A draft curriculum review of the British education system calls for primary school pupils to learn how to use Twitter, Wikipedia, blogging and podcasts as part of their school studies.
The proposals also suggest that history topics such as the Victorian era and World War II be given less time in the curriculum. The final version of the review is due out next month.
“The Cowfield” blog rejects the curriculum shake-ups, arguing that technology is over-emphasized:
As a history scholar, I firmly believe more should be done to encourage people to question their pasts, and to connect the present with what has gone on before. The suggestions [in the proposals] indicate that this is no longer a concern for governmental officials. Instead, it seems, we should be encouraging the ‘life skills’ of how to use Twitter, or how to blog.
[…]I really do not think that further use of Twitter, Wikipedia et al should be encouraged. Many people are already moaning that there is too much exposure to the internet and computers, so surely encouraging further exposure should be frowned upon? At a period where we are frequently told of the growing obesity problem, surely placing kids in front of another screen cannot help? I’m still not sure what was wrong with classrooms and books personally.
Several commenters weighed in on the story in response to an article at the “TechCrunch” blog, both in support of and against the proposals:
Wendy wrote: We’re in a post PC era, my four year old uses youtube on my iphone, my 18mth old daughter plays with the bubblewrap app. To them it’s just part of life and nothing special. I’m all in favour of an overhaul to schools curriculum with regards to tech and media however I’m a little skeptical that putting Twitter on the agenda is just the government jumping on a fad. More optimistically they’re just mentioning this to get picked up on the news and there is a more considered well researched programme of change behind this?
Bas wrote: I think children should get lessons in thinking and in information retrieval. Yes, they should still be taught about history, etc. Yes, it’s important they learn stuff that they could need ‘on the spot’ – like calculating skills. However, we can go a little bit easier on drilling the information in – by the time they’re 25, augmented reality will be a fact and not even a luxury. We’ll be able to retrieve information at any time, any place, about almost anything, without even moving our hands to grab our handhelds.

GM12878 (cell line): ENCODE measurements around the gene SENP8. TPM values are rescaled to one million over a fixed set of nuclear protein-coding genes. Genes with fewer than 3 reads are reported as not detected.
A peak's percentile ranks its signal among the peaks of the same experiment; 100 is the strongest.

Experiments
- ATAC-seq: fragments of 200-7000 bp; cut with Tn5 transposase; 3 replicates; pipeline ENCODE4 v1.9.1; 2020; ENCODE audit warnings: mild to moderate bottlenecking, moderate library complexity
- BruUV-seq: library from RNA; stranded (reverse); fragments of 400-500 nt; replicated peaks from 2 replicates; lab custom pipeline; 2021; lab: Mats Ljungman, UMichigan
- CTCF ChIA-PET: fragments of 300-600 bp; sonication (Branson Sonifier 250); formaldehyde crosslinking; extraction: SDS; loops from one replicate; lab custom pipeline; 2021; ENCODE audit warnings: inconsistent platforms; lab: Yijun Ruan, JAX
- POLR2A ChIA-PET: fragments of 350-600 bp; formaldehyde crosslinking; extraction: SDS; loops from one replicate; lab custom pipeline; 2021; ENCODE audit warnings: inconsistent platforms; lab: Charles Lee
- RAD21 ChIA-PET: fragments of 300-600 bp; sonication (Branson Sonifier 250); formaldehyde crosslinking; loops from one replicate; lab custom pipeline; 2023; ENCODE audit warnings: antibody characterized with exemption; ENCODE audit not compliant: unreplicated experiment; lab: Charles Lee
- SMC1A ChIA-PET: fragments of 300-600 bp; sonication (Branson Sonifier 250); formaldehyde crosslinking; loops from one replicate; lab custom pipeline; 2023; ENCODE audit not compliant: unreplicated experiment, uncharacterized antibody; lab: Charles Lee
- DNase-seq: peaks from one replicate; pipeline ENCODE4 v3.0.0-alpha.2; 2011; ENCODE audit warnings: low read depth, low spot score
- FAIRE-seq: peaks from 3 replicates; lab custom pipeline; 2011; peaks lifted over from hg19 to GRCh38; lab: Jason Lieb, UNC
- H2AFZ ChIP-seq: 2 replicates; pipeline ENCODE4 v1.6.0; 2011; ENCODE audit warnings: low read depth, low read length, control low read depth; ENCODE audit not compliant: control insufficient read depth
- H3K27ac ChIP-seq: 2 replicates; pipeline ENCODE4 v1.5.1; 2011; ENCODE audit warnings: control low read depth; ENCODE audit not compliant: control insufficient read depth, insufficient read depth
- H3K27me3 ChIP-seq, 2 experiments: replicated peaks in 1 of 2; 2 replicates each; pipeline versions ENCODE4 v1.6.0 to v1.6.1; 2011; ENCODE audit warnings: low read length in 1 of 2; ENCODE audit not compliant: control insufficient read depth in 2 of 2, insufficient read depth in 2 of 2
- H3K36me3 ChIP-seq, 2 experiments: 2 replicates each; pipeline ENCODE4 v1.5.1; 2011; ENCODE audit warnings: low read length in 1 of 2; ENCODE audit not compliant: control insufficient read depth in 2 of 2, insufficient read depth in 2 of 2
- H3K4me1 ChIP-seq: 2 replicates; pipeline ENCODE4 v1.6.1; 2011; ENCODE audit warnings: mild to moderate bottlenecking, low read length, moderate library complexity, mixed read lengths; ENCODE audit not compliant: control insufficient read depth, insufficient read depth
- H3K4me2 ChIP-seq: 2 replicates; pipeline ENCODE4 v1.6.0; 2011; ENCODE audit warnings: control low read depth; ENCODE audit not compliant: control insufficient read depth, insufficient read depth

Another British blogger at “Zeitgeist” says it’s “more dumbing down,” blasting the government:
I think the those people in authority are the ones who need educating. Children already know far more about the web than most adults! What is going on? Why does the government continuously insist on getting it wrong? Because getting it right would cost a lot more money, and it would probably take a lot longer than 4 years, and as most people realise the government only see[s] up to 4 years in to the future, they never think long-term.
At the “Twitterati” blog, Josh Crowse comments that the introduction of social media tools into curriculum may have a reverse effect:
Translation: in 10 years, students will have grown to hate twitter and wikipedia, after having to use them as part of daily homework.
Some American schools ban Twitter, including that of Minnesota teacher “Knaus,” who writes in support of the site as a learning tool:
I love Twitter. I use it three ways. I have a Twitter for my classroom that is private, a Twitter for my family that is connected to Facebook, and a school tech Twitter for my teaching and learning in and through technology. Having different Twitters lets me keep my information specific to each topic and I can’t “over Tweet.” I really wish it was unblocked at my school. I think it would be great for my students to use.